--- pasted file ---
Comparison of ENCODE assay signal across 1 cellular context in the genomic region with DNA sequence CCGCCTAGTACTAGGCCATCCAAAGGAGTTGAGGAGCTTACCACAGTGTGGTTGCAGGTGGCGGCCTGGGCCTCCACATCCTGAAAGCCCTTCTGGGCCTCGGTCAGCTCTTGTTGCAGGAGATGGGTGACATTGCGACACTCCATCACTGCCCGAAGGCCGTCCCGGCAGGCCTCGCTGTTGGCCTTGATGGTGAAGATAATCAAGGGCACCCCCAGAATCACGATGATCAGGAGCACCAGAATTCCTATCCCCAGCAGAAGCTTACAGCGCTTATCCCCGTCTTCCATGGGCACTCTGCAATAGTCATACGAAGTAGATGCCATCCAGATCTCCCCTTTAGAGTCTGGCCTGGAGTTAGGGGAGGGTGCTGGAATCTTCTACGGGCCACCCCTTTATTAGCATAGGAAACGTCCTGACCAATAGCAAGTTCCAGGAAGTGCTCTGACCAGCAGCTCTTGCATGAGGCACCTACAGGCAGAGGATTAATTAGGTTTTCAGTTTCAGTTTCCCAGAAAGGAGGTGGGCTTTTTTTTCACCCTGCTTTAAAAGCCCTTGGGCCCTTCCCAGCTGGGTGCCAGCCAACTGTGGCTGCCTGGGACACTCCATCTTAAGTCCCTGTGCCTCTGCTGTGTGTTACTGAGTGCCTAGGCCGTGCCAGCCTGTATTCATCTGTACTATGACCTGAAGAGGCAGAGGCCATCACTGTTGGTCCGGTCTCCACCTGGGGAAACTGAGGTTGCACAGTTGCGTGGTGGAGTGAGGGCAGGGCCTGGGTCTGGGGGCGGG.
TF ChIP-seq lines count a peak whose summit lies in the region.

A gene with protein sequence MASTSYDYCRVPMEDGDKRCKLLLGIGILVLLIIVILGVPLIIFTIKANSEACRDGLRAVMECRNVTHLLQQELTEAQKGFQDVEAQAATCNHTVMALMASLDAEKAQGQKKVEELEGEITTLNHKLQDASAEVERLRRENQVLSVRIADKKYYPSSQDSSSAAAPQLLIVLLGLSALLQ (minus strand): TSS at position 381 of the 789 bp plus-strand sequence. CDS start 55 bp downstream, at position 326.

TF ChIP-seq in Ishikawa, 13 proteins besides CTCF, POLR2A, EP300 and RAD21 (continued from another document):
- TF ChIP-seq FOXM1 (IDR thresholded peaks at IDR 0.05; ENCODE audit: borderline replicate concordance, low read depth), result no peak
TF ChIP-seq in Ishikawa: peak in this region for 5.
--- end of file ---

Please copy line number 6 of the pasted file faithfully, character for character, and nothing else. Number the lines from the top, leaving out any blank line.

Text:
TF ChIP-seq in Ishikawa: peak in this region for 5.